South Korea’s Recent Announcement On Bitcoin Materially Affected Its Price


Cryptocurrency – Bitcoin, Ripple, Monero, and Ethereum, among others – markets have been impossibly difficult to make sense of in the past week. Even though Bitcoin rose just short of $20,000 per BTC just last week, its price has leveled out in the past few days (as of 3:25 AM CST, December 28th, 1 Bitcoin trades for roughly $14.275).

While most markets haven’t yet regulated cryptocurrencies – the most prominent of which is Bitcoin, followed not-so-closely by Ethereum and Ripple – Bitcoin’s price dropped noticeably in the past few hours after South Korea pledged to abolish anonymized accounts for buying, selling, and otherwise trading cryptocurrency, and also expressed plans to shut down digital cryptocurrency exchanges.

Regulations Move Against A Central Principle Of Bitcoin And Other Cryptocurrencies

Bitcoin was first thought of by the still-unknown figure Satoshi Nakamoto in response to the 2008 financial crisis. Many financial experts believe that the mortgage crisis was a direct result of failed fiscal policy. As such, Satoshi passed on a principle central to the main idea of Bitcoin – placing the verification of transactions and creation of currency in the collective responsibility of the public at large.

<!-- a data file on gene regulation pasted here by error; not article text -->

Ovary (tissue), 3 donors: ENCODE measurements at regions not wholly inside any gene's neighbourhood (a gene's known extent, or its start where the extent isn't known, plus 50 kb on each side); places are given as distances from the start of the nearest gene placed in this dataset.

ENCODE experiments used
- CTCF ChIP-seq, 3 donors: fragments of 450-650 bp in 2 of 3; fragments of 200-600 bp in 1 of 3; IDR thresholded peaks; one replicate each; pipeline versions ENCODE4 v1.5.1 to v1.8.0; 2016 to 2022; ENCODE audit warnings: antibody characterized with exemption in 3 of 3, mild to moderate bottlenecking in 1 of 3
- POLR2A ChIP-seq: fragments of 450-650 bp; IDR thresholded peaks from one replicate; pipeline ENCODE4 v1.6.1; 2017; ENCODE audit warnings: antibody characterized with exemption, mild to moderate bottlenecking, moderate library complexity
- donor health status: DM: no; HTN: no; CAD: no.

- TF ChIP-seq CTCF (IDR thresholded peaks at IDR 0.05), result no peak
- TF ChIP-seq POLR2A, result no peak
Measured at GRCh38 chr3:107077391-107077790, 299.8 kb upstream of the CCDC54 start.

South Korea’s pledge to remove at least some of the people’s power harms the welfare of all cryptocurrencies on today’s market. If other nations follow suit, the intrinsic value of most, if not all, cryptocurrencies could drop dramatically.

In the hours following the nation of South Korea’s announcement, Bitcoin dropped eleven percent. The Seoul-based government accounts for an estimated 20 percent of the world’s Bitcoin transactions.

Could Bitcoin Actually Be Used In Place Of Traditional Currencies?

Everyone who’s actually used Bitcoin for transactions knows how slow and expensive verification has become. Bitcoin was never designed for wide-scale use on the level we see today.

As such, the recent surge in Bitcoin price has made the cryptocurrency incredibly expensive to purchase, not to mention push transaction times into being several hours long, at minimum, if not longer than a full day. Modern payment options like credit and debit cards, cash, and even money orders don’t take nearly that long to clear.

It’s likely that one or more cryptocurrencies fills the high-volume role Bitcoin was thought to be able to fill in coming months or years. Whether that – those, I should say – cryptocurrency’s widespread use actually comes to fruition or not, nobody knows.


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